Contrast Media & Molecular Imaging

Cover image for Vol. 5 Issue 5

September/October 2010

Volume 5, Issue 5

Pages 247–304

  1. Full Papers

    1. Top of page
    2. Full Papers
    3. Short Communications
    4. Current Awareness
    1. Variations in labeling protocol influence incorporation, distribution and retention of iron oxide nanoparticles into human umbilical vein endothelial cells (pages 247–257)

      Sandra T. van Tiel, Piotr A. Wielopolski, Gavin C. Houston, Gabriel P. Krestin and Monique R. Bernsen

      Article first published online: 19 MAY 2010 | DOI: 10.1002/cmmi.379

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      Various studies have shown that various cell types can be labeled with iron oxide particles and visualized by magnetic resonance imaging (MRI). However, reported protocols for cell labeling show a large variation in terms of labeling dose and incubation time. It is therefore not clear how different labeling protocols may influence labeling efficiency.

    2. Iron oxide particles covered with hexapeptides targeted at phosphatidylserine as MR biomarkers of tumor cell death (pages 258–267)

      K. A. Radermacher, S. Boutry, S. Laurent, L. Vander Elst, I. Mahieu, C. Bouzin, J. Magat, V. Gregoire, O. Feron, R. N. Muller, B. F. Jordan and B. Gallez

      Article first published online: 28 APR 2010 | DOI: 10.1002/cmmi.382

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      The aim was to develop a molecular marker for non invasive monitoring of tumor cell death as a response to treatment. The phosphatidylserinetargeted peptide E3 was coupled to ultrasmall particles of iron oxide (USPIO). The After intravenous injection of the grafted or ungrafted USPIO, their concentration was evaluated in irradiated tumors by EPR and MRI in vivo. The major finding of the present investigation is that USPIO-PEG750-E3 allows the sensitive detection of tumor cell death after cytotoxic treatment.

    3. Imaging monocytes with iron oxide nanoparticles targeted towards the monocyte integrin MAC-1 (CD11b/CD18) does not result in improved atherosclerotic plaque detection by in vivo MRI (pages 268–275)

      C. von zur Muhlen, A. Fink-Petri, J. Salaklang, D. Paul, I. Neudorfer, V. Berti, A. Merkle, K. Peter, C. Bode and D. von Elverfeldt

      Article first published online: 7 MAY 2010 | DOI: 10.1002/cmmi.384

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      We constructed a MRI contrast agent recognizing monocytes such as found in atherosclerotic plaques by targeting the integrin MAC-1. In vitrostudies suggested an enhanced uptake of CD11b-targeted iron oxide nanoparticles, whereas in ApoE knockout-mice no improved uptake was detected by in vivo MRI. Although these data do not support the application of CD11b-targeted iron oxide nanoparticles for the detection of stable atherosclerotic plaques, the impressive correlation between MRI and histology encourages further development of contrast agents for vulnerable plaque imaging.

    4. Highly constrained backprojection for improving dynamic 3He MR ventilation imaging in rats (pages 276–285)

      Katarzyna Cieślar, Achraf Al Faraj, Vasile Stupar, Sophie Gaillard and Yannick Crémillieux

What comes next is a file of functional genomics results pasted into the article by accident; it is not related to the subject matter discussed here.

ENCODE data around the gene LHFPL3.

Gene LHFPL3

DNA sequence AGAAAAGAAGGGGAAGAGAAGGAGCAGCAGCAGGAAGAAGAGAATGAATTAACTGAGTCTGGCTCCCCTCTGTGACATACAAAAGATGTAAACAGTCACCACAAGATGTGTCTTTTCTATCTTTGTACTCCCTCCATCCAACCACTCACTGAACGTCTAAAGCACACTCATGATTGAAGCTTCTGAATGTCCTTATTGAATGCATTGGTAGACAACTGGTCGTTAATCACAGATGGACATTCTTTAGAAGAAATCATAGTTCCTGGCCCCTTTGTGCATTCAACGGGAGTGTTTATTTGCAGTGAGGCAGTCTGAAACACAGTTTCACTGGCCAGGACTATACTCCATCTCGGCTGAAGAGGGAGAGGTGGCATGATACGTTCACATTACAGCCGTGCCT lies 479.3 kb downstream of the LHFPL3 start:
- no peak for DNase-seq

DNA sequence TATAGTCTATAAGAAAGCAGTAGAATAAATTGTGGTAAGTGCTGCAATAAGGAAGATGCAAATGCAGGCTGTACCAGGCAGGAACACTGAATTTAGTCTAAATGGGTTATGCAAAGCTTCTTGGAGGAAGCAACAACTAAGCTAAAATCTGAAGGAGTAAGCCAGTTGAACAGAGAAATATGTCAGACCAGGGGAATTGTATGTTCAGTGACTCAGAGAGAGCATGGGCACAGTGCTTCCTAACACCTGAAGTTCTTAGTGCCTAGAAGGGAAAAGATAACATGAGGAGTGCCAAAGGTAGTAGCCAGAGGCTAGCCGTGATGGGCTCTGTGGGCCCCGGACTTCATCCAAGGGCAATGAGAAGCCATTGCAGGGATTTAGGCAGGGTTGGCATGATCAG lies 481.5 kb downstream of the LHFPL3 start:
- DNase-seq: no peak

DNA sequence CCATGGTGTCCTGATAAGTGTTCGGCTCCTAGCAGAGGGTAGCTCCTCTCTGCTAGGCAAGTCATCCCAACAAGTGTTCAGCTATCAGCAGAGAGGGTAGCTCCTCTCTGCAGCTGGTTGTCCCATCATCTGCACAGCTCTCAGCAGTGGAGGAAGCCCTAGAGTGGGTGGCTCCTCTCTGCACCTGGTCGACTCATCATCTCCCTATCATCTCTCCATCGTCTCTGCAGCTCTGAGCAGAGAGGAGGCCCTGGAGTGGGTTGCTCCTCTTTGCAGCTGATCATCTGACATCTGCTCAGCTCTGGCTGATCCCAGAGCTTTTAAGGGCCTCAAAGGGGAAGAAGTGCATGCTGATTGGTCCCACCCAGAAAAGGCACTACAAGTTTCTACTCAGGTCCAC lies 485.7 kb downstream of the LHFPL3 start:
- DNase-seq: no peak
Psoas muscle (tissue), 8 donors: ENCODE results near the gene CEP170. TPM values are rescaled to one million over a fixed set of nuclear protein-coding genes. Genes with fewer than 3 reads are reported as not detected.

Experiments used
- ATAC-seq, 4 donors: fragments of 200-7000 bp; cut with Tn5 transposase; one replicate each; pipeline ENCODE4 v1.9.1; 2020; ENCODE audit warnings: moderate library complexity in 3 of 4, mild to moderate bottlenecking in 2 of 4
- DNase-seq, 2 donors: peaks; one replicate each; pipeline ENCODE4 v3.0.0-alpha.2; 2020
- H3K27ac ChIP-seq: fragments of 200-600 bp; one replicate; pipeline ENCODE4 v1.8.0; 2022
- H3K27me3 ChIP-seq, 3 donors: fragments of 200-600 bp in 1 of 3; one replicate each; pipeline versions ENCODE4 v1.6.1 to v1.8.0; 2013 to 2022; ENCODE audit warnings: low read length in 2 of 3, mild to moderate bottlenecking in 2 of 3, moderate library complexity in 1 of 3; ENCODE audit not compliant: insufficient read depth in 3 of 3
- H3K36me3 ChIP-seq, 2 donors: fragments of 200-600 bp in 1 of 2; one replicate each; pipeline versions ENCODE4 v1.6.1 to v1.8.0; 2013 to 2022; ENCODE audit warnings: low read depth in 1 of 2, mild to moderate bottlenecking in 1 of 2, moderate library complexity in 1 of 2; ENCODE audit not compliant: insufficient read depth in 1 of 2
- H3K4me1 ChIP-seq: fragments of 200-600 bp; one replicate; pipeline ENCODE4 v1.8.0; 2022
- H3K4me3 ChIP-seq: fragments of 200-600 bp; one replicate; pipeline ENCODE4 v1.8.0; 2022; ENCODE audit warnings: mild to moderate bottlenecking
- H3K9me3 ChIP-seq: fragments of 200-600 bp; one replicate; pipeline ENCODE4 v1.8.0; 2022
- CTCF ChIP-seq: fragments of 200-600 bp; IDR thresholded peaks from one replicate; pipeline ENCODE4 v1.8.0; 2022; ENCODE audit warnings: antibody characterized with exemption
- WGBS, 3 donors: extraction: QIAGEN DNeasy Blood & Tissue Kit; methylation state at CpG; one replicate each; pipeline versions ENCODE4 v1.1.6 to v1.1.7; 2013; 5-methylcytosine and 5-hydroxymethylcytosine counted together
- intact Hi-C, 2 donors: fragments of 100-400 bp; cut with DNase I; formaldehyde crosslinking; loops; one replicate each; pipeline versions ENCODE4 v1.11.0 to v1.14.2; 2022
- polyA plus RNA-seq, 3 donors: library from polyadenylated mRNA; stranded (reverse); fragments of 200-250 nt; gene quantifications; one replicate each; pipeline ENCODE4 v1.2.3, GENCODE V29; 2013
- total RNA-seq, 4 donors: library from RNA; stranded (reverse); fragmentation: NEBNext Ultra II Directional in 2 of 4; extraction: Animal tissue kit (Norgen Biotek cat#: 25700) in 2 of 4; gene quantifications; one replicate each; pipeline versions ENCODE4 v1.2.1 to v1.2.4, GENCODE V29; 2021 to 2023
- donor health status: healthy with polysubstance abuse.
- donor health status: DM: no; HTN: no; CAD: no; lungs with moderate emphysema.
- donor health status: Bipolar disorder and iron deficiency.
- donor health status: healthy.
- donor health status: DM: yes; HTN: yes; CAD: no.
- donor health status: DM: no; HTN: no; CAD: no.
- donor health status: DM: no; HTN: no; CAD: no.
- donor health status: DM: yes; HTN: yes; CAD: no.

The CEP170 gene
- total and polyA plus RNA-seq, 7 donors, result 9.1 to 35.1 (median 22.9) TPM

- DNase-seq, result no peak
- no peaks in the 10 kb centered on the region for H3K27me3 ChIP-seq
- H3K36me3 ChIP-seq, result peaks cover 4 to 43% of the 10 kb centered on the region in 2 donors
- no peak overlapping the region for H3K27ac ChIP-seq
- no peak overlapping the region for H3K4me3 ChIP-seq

Article first published online: 14 MAY 2010 | DOI: 10.1002/cmmi.385

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      The study demonstrates the feasibility of using the 2D HYPR technique for ventilation protocols involving insufflation and spontaneous breathing of 3He in small animals. Additionally, the HYPR algorithm was applied to accelerate T2* mapping of the lungs. Apparent transverse relaxation time maps were obtained at the inspiration and expiration phases of the breathing cycle. The quality and accuracy of image readouts were shown to improve with the application of the I-HYPR variant of the algorithm.

    5. Cytotoxicity of iron oxide nanoparticles made from the thermal decomposition of organometallics and aqueous phase transfer with Pluronic F127 (pages 286–293)

      Marcela Gonzales, Lee M. Mitsumori, John V. Kushleika, Michael E. Rosenfeld and Kannan M. Krishnan

      Article first published online: 7 JUL 2010 | DOI: 10.1002/cmmi.391

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      Magnetic nanoparticles are promising molecular imaging agents due to their relative high relaxivity and the potential to modify surface functionality to tailor biodistribution. This report demonstrates that a monodispersion of organometallic nanoparticles of uniform size and shape can be manufactured. Since the toxicity of the new agent depended upon the synthesis method used, cytotoxicity testing of new molecular imaging agents could be important to clarify which agents can be used for further biological studies.

  2. Short Communications

    1. Top of page
    2. Full Papers
    3. Short Communications
    4. Current Awareness
    1. Towards MRI contrast agents responsive to Ca(II) and Mg(II) ions: metal-induced oligomerization of dota–bisphosphonate conjugates (pages 294–296)

      Vojtěch Kubíček, Tomáš Vitha, Jan Kotek, Petr Hermann, Luce Vander Elst, Robert N. Muller, Ivan Lukeš and Joop A. Peters

      Article first published online: 19 MAY 2010 | DOI: 10.1002/cmmi.386

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      A new type of the ion-responsive MRI probe based on bisphosphonate-bearing DOTA-like complexes is evaluated. The formation of the coordination oligomers with biogenic metal ions leads to an unprecedented increase in r1 up to 200–500% along the whole 1H NMRD profile.

  3. Current Awareness

    1. Top of page
    2. Full Papers
    3. Short Communications
    4. Current Awareness
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